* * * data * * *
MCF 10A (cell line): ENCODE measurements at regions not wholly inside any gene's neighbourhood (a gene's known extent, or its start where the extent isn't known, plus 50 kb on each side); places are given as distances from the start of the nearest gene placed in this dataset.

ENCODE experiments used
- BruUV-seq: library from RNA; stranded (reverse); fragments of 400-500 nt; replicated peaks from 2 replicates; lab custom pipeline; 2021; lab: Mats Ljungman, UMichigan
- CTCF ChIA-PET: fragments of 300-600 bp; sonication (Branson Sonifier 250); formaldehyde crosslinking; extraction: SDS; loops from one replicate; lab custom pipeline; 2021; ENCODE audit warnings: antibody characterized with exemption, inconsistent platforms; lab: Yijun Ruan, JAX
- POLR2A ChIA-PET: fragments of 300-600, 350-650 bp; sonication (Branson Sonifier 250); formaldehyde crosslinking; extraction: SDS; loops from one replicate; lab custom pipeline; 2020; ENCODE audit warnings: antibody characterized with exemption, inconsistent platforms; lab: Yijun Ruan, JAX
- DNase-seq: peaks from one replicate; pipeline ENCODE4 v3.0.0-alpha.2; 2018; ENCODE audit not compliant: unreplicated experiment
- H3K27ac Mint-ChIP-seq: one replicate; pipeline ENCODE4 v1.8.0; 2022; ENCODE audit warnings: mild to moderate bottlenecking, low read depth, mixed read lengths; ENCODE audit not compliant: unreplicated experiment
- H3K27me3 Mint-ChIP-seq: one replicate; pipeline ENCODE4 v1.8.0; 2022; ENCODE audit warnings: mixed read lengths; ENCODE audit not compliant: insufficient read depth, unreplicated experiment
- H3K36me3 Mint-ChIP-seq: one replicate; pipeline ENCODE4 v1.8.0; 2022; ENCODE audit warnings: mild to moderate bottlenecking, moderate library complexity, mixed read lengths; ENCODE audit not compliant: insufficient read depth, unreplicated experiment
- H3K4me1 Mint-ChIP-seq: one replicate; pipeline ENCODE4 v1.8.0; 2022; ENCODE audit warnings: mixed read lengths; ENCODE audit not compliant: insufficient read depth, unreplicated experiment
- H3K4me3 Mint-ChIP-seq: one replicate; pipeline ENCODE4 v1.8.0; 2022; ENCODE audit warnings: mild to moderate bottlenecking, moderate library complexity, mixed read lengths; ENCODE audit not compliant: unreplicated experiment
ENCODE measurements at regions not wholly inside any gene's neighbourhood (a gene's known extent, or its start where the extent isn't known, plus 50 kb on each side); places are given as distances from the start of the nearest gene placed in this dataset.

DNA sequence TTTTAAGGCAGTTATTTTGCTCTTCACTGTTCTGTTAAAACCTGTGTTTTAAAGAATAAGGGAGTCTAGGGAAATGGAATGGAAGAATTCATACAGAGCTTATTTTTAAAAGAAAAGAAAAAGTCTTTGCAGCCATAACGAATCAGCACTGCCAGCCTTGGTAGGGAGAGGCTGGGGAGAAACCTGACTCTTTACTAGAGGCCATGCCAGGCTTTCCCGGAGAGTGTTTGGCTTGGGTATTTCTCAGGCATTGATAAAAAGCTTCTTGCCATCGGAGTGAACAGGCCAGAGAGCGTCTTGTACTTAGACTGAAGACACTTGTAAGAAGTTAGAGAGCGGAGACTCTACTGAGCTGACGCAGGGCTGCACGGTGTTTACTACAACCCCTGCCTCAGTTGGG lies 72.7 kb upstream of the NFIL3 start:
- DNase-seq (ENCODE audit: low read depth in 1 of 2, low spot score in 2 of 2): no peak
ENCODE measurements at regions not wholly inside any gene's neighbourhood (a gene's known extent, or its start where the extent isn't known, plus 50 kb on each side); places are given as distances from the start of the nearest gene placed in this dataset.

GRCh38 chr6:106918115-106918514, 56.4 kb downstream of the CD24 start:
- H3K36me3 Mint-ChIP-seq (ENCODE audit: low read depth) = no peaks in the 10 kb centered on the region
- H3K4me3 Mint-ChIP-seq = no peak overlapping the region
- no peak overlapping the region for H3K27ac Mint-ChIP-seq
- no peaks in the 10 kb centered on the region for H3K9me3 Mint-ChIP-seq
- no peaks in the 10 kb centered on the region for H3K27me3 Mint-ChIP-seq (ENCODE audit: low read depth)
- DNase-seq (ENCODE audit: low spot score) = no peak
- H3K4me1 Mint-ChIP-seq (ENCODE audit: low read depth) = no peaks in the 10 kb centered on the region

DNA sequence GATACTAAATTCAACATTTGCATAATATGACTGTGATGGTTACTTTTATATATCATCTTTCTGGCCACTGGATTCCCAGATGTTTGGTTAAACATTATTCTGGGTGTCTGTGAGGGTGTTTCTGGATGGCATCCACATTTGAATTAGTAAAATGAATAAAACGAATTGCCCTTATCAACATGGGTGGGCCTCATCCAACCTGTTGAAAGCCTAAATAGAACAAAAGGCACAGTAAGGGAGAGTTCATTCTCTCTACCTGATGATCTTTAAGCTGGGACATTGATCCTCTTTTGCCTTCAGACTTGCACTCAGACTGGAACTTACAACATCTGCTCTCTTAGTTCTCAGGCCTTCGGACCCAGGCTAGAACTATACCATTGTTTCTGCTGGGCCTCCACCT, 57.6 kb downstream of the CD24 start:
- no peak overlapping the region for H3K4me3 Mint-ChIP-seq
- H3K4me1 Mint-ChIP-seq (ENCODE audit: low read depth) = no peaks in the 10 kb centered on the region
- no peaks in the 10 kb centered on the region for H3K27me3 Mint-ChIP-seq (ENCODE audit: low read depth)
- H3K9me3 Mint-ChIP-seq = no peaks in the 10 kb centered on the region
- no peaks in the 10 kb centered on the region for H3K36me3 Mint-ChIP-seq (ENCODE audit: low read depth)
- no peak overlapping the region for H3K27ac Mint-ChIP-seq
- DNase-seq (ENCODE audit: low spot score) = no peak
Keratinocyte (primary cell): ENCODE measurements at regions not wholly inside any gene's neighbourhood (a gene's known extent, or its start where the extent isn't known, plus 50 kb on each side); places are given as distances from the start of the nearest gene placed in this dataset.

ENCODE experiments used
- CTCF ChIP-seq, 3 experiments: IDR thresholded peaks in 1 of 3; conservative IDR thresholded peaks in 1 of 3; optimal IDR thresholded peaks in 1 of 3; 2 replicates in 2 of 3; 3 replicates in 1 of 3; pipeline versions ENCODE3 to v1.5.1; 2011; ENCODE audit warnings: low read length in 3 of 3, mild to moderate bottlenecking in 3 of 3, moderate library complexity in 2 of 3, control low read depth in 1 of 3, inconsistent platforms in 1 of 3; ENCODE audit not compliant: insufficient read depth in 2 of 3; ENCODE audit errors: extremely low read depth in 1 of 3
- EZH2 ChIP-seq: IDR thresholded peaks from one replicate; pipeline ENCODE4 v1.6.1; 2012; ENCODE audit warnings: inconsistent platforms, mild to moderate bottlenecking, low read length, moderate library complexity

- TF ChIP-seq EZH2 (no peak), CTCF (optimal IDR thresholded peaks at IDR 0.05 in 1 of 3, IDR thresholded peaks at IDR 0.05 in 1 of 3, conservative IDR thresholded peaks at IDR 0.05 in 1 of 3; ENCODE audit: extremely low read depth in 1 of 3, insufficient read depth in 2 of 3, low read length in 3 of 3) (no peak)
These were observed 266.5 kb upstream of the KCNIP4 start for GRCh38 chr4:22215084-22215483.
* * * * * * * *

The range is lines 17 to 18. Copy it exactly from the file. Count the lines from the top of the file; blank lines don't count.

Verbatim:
- H3K36me3 Mint-ChIP-seq (ENCODE audit: low read depth) = no peaks in the 10 kb centered on the region
- H3K4me3 Mint-ChIP-seq = no peak overlapping the region